Sun Submits New License for Open Source Approval

Sun recently submitted the CDDL to OSI for approval. The license is based on the Mozilla Public License, version 1.1. Will this license, if approved, be the one they use to Open Source Solaris? They won't yet admit it, but the timing seems to indicate that it's possible. It's unfortunate that the license is incompatible with the GPL and therefore Linux, but you almost had to expect that. One reason that it is incompatible is the patent protection clause. While this is not in the GPLv2, the FSF has said they think it's a good idea and it will likely be in the upcoming GPLv3. Overall I wasn't feeling too bad about this license. That is, until I read the following from Alan Cox:
If Sun are going open source then tell me why they've changed the MPL so they can include third party patented material without telling you (See the section 3 changes) and which you would have no rights to.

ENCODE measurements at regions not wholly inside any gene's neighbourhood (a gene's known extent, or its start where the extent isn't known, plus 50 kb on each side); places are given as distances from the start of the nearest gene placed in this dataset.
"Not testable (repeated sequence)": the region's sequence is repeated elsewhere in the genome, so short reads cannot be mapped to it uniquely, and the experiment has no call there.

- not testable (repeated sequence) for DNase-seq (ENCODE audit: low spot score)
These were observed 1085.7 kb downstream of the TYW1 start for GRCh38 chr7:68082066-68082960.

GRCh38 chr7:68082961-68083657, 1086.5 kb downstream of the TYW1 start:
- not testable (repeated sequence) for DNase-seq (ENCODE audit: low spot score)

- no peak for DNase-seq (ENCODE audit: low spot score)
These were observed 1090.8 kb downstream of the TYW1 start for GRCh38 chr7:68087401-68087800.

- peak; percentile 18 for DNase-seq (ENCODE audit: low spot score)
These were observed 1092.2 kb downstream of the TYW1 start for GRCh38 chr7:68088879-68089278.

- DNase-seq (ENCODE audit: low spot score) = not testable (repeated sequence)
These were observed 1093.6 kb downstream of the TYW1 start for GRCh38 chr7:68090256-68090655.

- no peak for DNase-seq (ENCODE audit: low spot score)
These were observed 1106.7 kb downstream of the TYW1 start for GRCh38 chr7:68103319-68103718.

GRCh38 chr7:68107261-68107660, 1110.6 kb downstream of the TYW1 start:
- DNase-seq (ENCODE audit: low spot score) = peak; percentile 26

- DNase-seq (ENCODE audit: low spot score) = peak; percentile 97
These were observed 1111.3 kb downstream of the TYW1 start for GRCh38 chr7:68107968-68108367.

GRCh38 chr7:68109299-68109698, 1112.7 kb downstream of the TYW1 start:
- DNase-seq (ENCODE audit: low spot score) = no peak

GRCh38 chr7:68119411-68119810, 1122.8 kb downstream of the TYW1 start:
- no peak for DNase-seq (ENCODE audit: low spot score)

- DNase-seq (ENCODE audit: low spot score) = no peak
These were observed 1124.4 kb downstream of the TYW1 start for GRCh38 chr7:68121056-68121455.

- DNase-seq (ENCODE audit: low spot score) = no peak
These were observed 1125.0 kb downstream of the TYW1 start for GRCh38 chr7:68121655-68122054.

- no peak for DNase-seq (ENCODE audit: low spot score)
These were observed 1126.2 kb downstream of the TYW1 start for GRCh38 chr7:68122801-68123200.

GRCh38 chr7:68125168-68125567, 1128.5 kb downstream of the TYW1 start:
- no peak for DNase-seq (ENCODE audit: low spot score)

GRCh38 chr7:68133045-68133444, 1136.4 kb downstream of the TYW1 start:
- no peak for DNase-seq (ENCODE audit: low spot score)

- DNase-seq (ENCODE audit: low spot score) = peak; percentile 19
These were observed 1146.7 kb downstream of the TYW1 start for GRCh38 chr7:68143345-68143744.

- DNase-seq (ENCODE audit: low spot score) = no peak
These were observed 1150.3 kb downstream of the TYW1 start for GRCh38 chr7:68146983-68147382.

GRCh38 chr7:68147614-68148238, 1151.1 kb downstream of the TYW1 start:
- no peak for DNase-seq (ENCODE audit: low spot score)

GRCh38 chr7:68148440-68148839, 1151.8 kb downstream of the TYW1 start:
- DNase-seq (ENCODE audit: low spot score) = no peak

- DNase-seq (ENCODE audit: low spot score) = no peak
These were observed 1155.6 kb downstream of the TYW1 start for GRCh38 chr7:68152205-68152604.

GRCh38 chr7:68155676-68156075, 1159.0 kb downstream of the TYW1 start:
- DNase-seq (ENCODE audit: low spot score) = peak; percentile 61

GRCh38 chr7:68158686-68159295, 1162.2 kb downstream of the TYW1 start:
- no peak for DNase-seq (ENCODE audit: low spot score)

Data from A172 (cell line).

The MPL requires that anyone using third party patented material declares it so that you know if its contaminated and non-free as a contributed. The Sun license allows them to slip anything the like into the code then smile as a third party sues people for their contribution.
In general the changes are mundane (Software for Code etc) or in some cases quite sensible – legal jurisdiction, simplifying the definition of creator, but that one change is quite evil on first reading

Now it's true that Alan tends to be paranoid about these things, but he's a smart guy. We'll have to stay tuned to see how this one plays out. Sun has set the internal deadline for Solaris being Open Sourced at January 17th, 2005 – so we shouldn't have to wait too long.

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